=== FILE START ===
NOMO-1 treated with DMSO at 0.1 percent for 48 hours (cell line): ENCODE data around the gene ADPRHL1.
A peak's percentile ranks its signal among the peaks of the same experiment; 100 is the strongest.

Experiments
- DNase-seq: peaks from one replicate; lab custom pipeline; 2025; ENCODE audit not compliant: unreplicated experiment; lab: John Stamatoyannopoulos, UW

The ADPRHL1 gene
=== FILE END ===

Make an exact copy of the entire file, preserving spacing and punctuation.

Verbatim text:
NOMO-1 treated with DMSO at 0.1 percent for 48 hours (cell line): ENCODE data around the gene ADPRHL1.
A peak's percentile ranks its signal among the peaks of the same experiment; 100 is the strongest.

Experiments
- DNase-seq: peaks from one replicate; lab custom pipeline; 2025; ENCODE audit not compliant: unreplicated experiment; lab: John Stamatoyannopoulos, UW

The ADPRHL1 gene